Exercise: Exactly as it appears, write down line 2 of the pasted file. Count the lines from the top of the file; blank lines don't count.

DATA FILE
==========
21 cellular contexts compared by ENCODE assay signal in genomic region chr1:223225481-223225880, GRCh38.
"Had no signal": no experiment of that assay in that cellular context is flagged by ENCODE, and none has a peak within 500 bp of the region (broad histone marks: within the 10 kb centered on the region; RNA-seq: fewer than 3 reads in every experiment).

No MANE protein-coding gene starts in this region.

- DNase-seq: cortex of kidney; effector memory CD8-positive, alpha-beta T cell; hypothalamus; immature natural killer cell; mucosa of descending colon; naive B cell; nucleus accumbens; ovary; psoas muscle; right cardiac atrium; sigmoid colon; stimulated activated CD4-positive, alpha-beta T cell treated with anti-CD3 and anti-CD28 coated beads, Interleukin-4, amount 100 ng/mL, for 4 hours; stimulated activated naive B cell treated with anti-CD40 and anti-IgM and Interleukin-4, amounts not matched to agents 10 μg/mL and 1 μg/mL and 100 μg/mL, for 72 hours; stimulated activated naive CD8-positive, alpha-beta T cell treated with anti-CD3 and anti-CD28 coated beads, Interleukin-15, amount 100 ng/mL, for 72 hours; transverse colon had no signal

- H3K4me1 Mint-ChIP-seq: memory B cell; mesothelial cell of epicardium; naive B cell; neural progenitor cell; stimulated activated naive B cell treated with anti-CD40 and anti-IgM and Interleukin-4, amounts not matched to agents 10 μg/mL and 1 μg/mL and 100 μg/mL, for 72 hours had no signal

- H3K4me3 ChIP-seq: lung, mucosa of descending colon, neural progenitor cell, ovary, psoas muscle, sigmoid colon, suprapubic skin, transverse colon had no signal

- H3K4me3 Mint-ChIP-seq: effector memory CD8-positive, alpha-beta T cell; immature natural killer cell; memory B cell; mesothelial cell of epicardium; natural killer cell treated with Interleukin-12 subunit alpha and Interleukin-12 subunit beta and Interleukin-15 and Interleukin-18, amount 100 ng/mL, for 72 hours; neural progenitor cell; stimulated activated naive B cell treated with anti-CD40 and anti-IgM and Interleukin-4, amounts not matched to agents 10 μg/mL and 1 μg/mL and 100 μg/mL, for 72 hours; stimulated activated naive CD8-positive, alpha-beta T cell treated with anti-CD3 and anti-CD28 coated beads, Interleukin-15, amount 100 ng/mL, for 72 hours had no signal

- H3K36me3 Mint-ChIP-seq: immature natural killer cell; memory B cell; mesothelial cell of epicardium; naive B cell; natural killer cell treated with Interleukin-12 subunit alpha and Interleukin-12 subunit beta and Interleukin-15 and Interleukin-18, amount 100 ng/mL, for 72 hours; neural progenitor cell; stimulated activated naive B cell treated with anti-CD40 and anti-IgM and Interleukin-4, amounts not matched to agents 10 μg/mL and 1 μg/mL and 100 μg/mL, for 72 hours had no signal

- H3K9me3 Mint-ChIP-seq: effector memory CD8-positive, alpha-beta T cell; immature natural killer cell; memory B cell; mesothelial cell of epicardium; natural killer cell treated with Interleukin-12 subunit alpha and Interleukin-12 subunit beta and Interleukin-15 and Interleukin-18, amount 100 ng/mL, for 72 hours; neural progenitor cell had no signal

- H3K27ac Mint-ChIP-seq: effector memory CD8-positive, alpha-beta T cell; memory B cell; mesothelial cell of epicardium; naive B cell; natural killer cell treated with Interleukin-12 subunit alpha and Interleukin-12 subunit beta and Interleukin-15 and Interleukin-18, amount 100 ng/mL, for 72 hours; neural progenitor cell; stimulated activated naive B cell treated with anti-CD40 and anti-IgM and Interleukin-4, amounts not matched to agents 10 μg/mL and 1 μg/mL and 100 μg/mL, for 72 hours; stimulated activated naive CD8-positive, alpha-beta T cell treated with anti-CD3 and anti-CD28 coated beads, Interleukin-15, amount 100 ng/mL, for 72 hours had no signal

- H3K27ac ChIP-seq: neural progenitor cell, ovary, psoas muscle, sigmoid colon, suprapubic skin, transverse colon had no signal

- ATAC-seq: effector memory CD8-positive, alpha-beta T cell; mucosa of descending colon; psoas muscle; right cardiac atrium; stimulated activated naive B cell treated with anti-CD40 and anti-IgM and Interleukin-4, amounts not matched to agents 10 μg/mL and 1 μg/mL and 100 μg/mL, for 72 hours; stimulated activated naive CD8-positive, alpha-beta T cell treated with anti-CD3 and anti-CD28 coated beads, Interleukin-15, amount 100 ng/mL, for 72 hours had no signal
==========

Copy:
"Had no signal": no experiment of that assay in that cellular context is flagged by ENCODE, and none has a peak within 500 bp of the region (broad histone marks: within the 10 kb centered on the region; RNA-seq: fewer than 3 reads in every experiment).